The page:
When he arrived and alighted from his cab he found a small crowd of persons assembled about the yard of the court. Some one said, “There he is!” Some one said, “That’s him!” A kind of threatening murmur went up from the people. A general movement was made towards him. What was the matter? What were they looking at? They stood in his way. He seemed to be wedged among a mass of dark and rather beastly faces breathing close to his own. He could not get on. He was being pushed. He was caused to stagger. He said, “Look out, I’ve got a game leg.” That threatening sort of murmur arose more loudly in answer to his words. Some one somewhere threw a piece of orange peel at some one. It almost hit his face. What was up? What were they all doing?
A policeman and the coroner’s officer came shouldering through the press and helped him towards the court. He thought it was rather decent of them.
The policeman said, “You’d better get inside. They’re a bit rough.”
At the door of the court Sabre looked across to where on the other side of the yard some men were shuffling out of a detached building. The coroner’s officer said, “Jury. They’ve been viewing the corpse.”
“Corpse!” The rough word stabbed through his numbness. He thought, “Corpse! Viewing the corpse! Obscene and horrible phrase! Corpse! Effie!” He made a movement in that direction.
The man said, “Yes, perhaps you’d better.”
They took him across and into the detached building.
He was against a glass screen, misty with breaths of those who had stared and peered through it. The policeman wiped his sleeve across the glass. “There you are.”
Ah, ...! Now, suddenly and with shock most terrible, his mind made contact with that which it had pursued. It had groped as in a dark room with outstretched hands. Now, suddenly and with shock most terrible, it was as if those groping hands had touched in the darkness a face.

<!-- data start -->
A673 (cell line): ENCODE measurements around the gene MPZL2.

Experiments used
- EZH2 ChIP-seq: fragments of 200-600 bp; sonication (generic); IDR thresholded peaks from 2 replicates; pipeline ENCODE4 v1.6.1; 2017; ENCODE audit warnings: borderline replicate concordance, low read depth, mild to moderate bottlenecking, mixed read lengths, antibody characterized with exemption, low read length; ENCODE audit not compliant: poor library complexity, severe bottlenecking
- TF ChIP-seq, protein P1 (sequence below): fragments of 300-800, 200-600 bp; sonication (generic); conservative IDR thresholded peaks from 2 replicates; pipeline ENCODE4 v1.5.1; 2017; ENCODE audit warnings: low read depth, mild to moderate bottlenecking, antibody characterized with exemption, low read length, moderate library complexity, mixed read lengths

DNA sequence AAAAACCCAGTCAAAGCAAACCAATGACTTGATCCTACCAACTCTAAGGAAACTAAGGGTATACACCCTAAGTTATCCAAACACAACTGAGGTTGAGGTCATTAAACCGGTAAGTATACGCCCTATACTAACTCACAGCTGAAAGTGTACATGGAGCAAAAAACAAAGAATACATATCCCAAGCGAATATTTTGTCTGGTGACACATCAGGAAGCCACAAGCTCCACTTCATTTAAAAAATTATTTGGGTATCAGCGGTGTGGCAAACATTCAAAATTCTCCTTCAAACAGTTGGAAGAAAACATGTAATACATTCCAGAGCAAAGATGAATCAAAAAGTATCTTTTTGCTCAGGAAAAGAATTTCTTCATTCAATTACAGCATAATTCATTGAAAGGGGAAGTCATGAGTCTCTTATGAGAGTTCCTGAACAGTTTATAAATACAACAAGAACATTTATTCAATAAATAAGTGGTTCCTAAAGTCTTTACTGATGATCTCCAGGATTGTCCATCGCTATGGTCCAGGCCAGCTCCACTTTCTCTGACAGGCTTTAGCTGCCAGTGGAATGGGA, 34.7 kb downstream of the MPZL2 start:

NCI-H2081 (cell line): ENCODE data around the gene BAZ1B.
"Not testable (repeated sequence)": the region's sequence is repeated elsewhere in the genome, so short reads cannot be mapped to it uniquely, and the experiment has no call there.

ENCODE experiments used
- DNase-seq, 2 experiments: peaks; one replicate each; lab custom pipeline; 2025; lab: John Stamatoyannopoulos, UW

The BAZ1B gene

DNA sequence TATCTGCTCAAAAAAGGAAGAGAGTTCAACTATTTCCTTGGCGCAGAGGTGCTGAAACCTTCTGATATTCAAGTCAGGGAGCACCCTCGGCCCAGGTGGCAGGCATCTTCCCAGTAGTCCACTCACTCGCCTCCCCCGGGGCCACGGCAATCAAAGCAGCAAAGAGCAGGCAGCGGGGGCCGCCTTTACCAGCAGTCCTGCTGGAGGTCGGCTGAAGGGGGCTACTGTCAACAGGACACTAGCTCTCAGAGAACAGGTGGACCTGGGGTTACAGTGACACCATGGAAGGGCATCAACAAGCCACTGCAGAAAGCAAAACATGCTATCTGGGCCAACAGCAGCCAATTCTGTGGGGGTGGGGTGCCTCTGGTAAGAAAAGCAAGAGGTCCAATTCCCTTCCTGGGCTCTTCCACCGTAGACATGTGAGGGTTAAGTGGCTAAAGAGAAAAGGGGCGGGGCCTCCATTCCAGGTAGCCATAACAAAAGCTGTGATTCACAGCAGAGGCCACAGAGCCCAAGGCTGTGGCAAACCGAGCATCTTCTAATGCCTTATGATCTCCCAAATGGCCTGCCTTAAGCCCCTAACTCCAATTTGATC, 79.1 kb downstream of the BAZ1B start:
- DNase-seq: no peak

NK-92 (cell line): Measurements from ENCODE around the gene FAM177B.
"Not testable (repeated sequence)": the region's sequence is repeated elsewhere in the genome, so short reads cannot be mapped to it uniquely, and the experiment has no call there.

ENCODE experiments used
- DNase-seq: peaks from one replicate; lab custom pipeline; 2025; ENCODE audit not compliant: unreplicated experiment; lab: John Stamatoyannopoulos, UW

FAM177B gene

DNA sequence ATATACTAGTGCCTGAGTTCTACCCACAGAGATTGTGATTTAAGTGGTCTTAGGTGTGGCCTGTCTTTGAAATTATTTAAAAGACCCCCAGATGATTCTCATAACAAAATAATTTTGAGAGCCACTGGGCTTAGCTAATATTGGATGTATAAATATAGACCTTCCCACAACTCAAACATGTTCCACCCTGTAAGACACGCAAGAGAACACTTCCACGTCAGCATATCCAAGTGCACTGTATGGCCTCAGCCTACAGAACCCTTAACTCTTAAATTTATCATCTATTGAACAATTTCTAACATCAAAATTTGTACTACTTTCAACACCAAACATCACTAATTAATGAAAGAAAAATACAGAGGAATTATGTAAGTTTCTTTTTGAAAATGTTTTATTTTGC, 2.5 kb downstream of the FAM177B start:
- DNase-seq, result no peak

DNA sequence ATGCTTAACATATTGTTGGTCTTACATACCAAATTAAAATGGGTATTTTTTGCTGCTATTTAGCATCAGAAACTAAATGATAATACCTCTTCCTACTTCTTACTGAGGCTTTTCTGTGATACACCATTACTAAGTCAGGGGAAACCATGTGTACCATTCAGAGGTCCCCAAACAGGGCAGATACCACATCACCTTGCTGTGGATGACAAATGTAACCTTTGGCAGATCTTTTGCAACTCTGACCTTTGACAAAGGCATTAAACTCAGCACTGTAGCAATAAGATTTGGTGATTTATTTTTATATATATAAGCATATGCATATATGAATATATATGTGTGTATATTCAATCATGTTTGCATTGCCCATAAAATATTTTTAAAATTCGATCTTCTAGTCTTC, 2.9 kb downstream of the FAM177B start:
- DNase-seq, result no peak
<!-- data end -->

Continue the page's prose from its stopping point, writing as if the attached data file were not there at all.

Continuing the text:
Ah, insupportable! This was Effie. This was Bright Effie. This was that jolly little Effie of the old, million-year-old days. This! This!
She lay on a slab inclined towards the glass. She was swathed about in cerements. Only her face was visible. Within the hollow of her arm reposed a little shape, all swathed. She had brought it into the world. She had removed it from the world that would have nothing of it. She had brought a thousand smiles into the world, but she had given offence to the world and the offended world had thrown back her smiles and she now had expressed her contrition to the world. This was her contrition that she lay here for men to breathe upon the glass, and stare, and rub away the dimness with their sleeves, and breathe, and stare again.
Oh, insupportable calamity! Oh, tragedy beyond support! He thought of her as oft and again he had seen her,—those laughing lips, those shining eyes. He thought of her alone when he had left her, planning and preparing this frightful dissolution of her body and her soul. He thought of her in the stupendous moment while the glass paused at her lips. He thought of her in torment of inward fire by that which had blistered her poor lips.